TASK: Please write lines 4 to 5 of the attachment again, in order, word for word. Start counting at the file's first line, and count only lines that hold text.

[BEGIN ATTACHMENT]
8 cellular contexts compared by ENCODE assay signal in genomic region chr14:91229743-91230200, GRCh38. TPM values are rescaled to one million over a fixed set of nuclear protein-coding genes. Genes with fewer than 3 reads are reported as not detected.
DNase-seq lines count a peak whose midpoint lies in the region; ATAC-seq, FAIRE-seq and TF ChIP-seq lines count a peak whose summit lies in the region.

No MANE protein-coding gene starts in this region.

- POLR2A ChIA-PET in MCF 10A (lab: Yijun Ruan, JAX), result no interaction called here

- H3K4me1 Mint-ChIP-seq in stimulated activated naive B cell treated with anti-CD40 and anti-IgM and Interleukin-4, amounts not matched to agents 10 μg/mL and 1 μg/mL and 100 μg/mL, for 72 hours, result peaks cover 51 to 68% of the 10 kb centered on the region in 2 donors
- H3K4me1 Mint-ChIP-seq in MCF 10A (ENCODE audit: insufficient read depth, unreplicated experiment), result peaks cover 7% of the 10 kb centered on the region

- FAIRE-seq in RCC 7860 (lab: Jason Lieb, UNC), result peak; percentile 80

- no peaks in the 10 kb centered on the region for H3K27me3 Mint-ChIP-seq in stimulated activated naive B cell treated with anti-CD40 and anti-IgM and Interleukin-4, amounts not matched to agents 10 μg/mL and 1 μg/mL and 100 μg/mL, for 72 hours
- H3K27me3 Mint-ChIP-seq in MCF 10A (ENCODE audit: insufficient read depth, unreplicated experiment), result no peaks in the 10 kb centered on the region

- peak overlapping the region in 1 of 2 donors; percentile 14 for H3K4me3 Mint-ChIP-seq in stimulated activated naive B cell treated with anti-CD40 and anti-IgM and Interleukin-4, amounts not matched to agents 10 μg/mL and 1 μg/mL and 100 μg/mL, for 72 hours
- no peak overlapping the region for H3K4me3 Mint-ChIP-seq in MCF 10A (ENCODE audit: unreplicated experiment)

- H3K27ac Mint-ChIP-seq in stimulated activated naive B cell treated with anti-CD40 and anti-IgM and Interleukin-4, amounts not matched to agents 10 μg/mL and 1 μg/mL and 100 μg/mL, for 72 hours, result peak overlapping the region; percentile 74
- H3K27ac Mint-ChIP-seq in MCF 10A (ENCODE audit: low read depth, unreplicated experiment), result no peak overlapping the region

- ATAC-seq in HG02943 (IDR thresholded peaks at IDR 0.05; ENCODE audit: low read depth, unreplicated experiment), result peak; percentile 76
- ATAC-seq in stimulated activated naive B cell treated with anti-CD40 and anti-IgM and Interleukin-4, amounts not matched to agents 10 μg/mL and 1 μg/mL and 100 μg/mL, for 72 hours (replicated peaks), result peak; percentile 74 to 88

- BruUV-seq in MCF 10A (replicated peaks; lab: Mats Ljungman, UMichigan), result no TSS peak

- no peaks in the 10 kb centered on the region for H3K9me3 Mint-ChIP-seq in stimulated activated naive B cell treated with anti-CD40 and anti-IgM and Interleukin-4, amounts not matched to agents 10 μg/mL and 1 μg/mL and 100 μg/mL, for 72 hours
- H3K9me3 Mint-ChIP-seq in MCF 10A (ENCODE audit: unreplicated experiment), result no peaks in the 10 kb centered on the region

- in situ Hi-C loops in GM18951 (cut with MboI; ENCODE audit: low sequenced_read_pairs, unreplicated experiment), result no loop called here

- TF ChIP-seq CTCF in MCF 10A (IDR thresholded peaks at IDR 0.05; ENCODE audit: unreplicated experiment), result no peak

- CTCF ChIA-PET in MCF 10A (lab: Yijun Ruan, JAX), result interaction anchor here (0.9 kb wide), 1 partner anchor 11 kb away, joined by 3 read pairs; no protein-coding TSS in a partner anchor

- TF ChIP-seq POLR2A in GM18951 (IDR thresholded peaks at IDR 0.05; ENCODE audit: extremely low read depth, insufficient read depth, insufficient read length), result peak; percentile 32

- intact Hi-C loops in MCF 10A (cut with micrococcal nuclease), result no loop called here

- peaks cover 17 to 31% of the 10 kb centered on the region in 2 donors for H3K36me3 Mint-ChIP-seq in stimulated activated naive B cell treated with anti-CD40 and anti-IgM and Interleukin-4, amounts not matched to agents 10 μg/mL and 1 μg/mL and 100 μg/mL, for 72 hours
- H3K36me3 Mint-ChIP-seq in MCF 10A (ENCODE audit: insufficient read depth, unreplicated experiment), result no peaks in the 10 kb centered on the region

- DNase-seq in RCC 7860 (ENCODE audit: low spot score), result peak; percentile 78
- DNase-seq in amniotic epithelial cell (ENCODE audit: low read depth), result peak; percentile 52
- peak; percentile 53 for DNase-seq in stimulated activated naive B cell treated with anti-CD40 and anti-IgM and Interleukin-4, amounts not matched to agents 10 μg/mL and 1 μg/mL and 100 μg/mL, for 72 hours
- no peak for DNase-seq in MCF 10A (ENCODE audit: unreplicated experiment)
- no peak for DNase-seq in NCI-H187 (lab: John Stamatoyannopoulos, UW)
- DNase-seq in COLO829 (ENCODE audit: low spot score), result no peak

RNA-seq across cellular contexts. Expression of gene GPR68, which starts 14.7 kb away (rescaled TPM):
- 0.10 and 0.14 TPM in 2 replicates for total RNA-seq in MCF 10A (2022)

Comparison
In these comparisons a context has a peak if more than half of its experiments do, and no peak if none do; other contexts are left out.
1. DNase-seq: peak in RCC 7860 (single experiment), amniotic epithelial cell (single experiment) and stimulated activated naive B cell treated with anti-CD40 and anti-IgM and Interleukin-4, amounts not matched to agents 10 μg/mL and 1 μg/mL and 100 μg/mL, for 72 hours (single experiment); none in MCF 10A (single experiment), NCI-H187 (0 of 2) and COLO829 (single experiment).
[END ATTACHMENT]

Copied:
- POLR2A ChIA-PET in MCF 10A (lab: Yijun Ruan, JAX), result no interaction called here

- H3K4me1 Mint-ChIP-seq in stimulated activated naive B cell treated with anti-CD40 and anti-IgM and Interleukin-4, amounts not matched to agents 10 μg/mL and 1 μg/mL and 100 μg/mL, for 72 hours, result peaks cover 51 to 68% of the 10 kb centered on the region in 2 donors